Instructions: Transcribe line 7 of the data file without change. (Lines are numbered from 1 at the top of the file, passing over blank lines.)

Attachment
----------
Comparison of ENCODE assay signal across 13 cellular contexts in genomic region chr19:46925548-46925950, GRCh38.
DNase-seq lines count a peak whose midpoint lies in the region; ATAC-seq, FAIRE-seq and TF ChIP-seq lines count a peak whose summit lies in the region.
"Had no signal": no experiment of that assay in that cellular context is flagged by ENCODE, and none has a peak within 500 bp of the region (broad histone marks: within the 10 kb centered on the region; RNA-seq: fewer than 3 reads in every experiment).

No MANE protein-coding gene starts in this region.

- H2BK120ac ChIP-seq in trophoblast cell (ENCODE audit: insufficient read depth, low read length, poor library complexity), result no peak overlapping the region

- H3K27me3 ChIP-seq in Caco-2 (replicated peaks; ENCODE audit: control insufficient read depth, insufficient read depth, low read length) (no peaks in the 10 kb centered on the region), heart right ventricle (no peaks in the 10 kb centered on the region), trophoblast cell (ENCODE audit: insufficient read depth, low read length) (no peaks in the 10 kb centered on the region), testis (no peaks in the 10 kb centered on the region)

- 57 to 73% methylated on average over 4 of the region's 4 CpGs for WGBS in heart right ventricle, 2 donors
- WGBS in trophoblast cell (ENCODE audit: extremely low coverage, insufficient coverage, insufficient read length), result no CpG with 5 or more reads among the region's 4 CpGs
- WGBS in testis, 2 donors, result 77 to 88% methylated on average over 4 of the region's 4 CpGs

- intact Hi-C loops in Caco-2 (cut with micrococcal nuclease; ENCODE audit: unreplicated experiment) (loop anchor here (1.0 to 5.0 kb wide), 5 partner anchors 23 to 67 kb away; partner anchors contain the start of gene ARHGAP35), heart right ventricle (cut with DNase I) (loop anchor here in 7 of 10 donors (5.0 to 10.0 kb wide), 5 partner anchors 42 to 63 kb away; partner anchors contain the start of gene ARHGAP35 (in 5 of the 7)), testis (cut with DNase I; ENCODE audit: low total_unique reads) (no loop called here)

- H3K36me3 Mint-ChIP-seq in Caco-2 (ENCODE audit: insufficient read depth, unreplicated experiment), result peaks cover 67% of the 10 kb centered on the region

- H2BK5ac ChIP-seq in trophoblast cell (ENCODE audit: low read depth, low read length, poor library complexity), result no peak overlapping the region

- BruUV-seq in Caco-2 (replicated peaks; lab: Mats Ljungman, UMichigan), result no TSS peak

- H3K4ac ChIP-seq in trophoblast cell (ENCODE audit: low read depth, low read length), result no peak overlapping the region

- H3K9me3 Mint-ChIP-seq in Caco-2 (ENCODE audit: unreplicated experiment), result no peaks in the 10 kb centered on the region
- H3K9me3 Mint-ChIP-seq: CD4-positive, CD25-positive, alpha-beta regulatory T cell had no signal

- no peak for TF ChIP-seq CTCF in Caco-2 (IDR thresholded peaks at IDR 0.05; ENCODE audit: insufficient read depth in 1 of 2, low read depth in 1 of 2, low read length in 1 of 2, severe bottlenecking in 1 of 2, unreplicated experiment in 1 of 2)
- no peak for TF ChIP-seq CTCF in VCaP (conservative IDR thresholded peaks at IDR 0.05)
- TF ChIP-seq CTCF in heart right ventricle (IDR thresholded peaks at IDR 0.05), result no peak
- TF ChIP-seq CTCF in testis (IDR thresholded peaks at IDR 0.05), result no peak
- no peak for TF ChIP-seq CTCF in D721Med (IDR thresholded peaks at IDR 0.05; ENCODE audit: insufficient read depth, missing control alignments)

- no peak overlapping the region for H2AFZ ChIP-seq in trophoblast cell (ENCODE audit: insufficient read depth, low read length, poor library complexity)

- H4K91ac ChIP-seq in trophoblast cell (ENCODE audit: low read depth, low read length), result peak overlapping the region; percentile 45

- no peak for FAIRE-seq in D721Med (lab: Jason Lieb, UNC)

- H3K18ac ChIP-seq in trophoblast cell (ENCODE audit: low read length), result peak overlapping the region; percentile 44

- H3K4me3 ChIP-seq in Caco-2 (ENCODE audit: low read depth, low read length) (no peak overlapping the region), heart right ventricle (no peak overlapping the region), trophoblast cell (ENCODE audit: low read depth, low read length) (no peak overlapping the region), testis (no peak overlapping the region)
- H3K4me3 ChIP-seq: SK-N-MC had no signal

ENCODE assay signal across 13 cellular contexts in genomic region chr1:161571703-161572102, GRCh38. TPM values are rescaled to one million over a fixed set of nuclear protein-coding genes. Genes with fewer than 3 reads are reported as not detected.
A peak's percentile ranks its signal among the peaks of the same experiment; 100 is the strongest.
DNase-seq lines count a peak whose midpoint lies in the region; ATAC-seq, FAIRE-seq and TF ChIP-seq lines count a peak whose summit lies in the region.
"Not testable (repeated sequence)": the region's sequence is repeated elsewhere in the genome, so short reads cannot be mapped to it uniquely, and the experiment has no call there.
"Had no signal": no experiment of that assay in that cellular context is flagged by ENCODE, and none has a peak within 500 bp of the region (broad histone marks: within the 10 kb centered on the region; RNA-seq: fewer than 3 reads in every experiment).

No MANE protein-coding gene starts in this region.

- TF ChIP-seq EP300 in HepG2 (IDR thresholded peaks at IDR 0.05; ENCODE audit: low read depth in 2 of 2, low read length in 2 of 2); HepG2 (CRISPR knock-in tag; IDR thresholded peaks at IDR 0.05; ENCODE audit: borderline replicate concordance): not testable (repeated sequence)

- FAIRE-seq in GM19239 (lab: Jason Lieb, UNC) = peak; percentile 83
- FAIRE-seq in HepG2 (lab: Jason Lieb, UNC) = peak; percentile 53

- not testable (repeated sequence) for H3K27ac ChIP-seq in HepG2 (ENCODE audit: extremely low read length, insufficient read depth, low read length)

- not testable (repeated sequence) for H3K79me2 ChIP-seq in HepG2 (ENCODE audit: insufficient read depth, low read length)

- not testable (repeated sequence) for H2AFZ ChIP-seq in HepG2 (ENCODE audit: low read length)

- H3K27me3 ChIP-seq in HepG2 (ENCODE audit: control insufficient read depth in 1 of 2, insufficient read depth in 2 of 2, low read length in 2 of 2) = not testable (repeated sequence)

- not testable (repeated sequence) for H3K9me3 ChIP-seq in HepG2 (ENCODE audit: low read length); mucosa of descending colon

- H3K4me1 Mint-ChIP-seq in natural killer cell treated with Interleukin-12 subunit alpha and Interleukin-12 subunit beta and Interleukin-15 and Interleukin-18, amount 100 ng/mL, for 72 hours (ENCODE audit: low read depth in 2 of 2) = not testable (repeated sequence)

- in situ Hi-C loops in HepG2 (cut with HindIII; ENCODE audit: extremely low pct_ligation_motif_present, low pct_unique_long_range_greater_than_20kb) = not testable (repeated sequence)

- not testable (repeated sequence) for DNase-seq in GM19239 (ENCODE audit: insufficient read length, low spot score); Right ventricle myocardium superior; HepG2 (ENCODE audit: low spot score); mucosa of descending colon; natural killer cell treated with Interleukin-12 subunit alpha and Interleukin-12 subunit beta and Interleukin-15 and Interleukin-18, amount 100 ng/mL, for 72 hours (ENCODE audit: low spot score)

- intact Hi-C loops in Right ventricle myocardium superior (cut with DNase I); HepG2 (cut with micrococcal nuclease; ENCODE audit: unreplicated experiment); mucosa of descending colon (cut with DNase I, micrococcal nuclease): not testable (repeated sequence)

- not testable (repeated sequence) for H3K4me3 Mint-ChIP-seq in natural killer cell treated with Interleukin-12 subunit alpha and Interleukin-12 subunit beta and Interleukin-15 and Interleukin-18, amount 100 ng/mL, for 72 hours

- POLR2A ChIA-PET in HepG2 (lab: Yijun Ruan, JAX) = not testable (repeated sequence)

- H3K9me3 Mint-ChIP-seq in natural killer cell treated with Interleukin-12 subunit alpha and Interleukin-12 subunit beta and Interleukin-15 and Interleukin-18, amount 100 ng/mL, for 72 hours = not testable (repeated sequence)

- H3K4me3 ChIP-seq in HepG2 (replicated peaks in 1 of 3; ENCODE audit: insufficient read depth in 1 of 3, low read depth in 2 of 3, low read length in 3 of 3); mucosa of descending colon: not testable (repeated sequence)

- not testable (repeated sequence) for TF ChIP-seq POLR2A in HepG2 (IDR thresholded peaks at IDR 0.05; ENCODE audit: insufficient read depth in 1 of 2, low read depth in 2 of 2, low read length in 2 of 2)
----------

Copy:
- 57 to 73% methylated on average over 4 of the region's 4 CpGs for WGBS in heart right ventricle, 2 donors